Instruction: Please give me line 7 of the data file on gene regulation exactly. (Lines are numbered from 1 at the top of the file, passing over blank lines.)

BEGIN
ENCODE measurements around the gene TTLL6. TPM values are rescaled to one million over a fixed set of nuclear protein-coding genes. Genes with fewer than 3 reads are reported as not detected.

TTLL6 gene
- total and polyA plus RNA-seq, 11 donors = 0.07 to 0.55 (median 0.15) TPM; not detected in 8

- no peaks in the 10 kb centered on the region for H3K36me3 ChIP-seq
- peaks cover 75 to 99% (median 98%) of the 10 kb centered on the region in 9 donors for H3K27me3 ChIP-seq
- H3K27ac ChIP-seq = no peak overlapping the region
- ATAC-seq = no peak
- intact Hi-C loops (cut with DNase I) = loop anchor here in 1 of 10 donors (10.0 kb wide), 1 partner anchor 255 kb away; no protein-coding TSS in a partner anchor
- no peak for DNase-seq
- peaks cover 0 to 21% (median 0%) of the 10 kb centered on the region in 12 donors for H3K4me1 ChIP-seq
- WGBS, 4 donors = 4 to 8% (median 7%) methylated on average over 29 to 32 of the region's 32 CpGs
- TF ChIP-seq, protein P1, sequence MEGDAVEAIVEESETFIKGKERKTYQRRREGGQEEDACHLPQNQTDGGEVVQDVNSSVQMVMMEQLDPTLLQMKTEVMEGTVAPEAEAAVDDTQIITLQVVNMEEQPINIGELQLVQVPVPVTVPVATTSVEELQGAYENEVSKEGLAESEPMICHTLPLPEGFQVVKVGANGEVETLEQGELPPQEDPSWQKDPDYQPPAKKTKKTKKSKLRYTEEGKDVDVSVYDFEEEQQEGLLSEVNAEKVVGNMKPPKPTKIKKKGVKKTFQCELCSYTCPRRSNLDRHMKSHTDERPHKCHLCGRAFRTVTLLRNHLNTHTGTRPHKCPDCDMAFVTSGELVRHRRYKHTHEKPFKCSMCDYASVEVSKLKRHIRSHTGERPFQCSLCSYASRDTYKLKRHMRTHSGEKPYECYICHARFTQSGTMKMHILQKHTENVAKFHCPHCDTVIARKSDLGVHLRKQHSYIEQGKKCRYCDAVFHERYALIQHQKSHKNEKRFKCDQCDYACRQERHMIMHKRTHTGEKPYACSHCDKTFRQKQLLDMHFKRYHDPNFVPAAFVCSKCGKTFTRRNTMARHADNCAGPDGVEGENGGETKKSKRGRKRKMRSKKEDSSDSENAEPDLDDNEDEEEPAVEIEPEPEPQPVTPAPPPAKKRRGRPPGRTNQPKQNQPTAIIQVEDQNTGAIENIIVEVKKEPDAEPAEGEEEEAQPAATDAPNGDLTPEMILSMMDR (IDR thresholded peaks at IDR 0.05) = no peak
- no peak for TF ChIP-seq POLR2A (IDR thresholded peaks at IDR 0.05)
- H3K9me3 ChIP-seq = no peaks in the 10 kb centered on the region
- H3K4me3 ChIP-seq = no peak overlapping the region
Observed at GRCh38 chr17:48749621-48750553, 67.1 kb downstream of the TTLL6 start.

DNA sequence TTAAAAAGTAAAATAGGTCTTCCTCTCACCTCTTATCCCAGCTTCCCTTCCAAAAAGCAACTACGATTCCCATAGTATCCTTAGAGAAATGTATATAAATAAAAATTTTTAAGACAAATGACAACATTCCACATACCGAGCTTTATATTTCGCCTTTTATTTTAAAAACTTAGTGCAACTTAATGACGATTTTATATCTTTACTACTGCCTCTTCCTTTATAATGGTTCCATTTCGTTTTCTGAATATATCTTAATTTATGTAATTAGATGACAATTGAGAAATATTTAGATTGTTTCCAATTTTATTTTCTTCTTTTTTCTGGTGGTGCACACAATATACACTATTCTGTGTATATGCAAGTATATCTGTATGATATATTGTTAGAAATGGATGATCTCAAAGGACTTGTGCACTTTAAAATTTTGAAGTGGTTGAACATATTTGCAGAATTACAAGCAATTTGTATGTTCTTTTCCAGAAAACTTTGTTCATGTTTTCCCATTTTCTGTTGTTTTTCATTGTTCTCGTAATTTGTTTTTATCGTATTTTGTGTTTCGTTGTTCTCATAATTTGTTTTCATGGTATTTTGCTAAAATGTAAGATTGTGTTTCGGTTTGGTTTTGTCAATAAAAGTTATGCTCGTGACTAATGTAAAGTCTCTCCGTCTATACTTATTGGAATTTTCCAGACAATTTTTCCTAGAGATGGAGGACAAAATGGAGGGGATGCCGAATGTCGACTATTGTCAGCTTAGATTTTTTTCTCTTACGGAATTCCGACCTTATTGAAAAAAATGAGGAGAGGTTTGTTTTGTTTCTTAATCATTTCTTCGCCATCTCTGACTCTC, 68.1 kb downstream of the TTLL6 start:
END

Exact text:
- ATAC-seq = no peak